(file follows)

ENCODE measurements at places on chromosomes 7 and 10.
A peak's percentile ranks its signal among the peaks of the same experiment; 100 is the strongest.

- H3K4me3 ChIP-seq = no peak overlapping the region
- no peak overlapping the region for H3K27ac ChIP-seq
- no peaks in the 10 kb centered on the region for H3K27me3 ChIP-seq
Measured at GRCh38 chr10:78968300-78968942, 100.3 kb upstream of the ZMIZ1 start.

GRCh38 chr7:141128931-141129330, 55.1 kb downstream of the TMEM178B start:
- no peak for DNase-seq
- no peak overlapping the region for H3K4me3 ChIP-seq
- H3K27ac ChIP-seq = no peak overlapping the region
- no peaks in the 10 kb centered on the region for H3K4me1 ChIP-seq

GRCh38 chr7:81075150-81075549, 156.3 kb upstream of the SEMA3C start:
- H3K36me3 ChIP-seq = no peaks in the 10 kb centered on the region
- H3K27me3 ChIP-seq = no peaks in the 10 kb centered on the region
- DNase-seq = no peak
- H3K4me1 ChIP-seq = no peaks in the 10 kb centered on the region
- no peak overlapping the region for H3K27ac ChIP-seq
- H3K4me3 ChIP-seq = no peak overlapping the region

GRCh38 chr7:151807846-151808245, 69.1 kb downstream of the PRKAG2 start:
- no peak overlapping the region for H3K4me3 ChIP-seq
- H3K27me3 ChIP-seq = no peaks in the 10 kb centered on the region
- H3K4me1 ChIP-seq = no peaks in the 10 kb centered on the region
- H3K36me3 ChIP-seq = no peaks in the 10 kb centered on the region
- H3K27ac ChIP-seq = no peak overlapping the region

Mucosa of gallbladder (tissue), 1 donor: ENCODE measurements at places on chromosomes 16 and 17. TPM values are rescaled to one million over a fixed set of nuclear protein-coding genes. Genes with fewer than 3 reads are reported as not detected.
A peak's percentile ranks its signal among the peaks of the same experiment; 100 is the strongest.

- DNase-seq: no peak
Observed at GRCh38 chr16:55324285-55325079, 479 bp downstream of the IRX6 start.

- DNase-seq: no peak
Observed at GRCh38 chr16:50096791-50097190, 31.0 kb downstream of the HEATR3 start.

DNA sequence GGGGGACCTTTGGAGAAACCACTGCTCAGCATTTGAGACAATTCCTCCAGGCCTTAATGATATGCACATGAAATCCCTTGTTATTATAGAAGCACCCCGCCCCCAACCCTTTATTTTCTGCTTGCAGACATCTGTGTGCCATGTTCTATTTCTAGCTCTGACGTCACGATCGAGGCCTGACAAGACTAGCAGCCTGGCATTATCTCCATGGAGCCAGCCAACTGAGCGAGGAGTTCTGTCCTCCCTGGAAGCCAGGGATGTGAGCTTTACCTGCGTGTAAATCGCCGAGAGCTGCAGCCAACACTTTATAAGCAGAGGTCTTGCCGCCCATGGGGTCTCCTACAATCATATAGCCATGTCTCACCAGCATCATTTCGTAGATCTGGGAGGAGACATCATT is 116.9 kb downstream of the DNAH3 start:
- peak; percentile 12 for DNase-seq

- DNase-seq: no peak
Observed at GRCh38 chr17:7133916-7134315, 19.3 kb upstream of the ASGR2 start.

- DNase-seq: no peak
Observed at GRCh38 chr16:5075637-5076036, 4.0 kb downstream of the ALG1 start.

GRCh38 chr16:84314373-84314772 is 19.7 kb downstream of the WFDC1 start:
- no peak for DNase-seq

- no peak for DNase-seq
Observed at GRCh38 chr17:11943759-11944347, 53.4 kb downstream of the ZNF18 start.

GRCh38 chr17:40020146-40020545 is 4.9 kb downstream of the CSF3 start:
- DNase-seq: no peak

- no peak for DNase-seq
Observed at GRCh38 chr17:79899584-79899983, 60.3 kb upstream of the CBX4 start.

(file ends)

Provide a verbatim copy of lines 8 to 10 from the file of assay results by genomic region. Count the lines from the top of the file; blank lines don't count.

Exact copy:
- no peak for DNase-seq
- no peak overlapping the region for H3K4me3 ChIP-seq
- H3K27ac ChIP-seq = no peak overlapping the region